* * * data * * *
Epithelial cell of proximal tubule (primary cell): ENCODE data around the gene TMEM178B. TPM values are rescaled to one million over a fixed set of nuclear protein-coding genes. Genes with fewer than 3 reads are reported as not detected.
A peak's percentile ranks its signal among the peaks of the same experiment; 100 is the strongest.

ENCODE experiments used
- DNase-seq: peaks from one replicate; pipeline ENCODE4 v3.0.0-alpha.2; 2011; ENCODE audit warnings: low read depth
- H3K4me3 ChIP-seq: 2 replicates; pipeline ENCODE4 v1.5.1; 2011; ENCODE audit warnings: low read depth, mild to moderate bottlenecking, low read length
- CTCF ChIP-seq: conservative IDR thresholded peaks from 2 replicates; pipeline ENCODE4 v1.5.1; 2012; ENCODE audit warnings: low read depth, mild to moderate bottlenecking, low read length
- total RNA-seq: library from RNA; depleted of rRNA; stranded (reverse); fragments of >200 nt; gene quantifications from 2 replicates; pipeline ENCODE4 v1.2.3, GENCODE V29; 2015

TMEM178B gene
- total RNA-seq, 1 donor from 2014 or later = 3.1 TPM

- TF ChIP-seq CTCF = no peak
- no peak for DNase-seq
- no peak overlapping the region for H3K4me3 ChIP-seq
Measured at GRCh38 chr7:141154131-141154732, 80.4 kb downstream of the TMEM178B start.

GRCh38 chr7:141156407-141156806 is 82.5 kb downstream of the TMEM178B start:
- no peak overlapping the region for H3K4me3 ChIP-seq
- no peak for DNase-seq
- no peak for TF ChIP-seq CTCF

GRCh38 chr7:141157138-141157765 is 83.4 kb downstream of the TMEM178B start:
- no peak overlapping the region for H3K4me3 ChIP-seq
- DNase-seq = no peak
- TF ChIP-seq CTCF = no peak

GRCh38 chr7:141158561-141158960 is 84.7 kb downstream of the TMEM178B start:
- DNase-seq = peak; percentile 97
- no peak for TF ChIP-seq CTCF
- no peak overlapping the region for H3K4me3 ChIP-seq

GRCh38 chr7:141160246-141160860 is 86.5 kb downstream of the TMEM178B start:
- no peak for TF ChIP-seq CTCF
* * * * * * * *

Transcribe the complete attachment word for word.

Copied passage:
Epithelial cell of proximal tubule (primary cell): ENCODE data around the gene TMEM178B. TPM values are rescaled to one million over a fixed set of nuclear protein-coding genes. Genes with fewer than 3 reads are reported as not detected.
A peak's percentile ranks its signal among the peaks of the same experiment; 100 is the strongest.

ENCODE experiments used
- DNase-seq: peaks from one replicate; pipeline ENCODE4 v3.0.0-alpha.2; 2011; ENCODE audit warnings: low read depth
- H3K4me3 ChIP-seq: 2 replicates; pipeline ENCODE4 v1.5.1; 2011; ENCODE audit warnings: low read depth, mild to moderate bottlenecking, low read length
- CTCF ChIP-seq: conservative IDR thresholded peaks from 2 replicates; pipeline ENCODE4 v1.5.1; 2012; ENCODE audit warnings: low read depth, mild to moderate bottlenecking, low read length
- total RNA-seq: library from RNA; depleted of rRNA; stranded (reverse); fragments of >200 nt; gene quantifications from 2 replicates; pipeline ENCODE4 v1.2.3, GENCODE V29; 2015

TMEM178B gene
- total RNA-seq, 1 donor from 2014 or later = 3.1 TPM

- TF ChIP-seq CTCF = no peak
- no peak for DNase-seq
- no peak overlapping the region for H3K4me3 ChIP-seq
Measured at GRCh38 chr7:141154131-141154732, 80.4 kb downstream of the TMEM178B start.

GRCh38 chr7:141156407-141156806 is 82.5 kb downstream of the TMEM178B start:
- no peak overlapping the region for H3K4me3 ChIP-seq
- no peak for DNase-seq
- no peak for TF ChIP-seq CTCF

GRCh38 chr7:141157138-141157765 is 83.4 kb downstream of the TMEM178B start:
- no peak overlapping the region for H3K4me3 ChIP-seq
- DNase-seq = no peak
- TF ChIP-seq CTCF = no peak

GRCh38 chr7:141158561-141158960 is 84.7 kb downstream of the TMEM178B start:
- DNase-seq = peak; percentile 97
- no peak for TF ChIP-seq CTCF
- no peak overlapping the region for H3K4me3 ChIP-seq

GRCh38 chr7:141160246-141160860 is 86.5 kb downstream of the TMEM178B start:
- no peak for TF ChIP-seq CTCF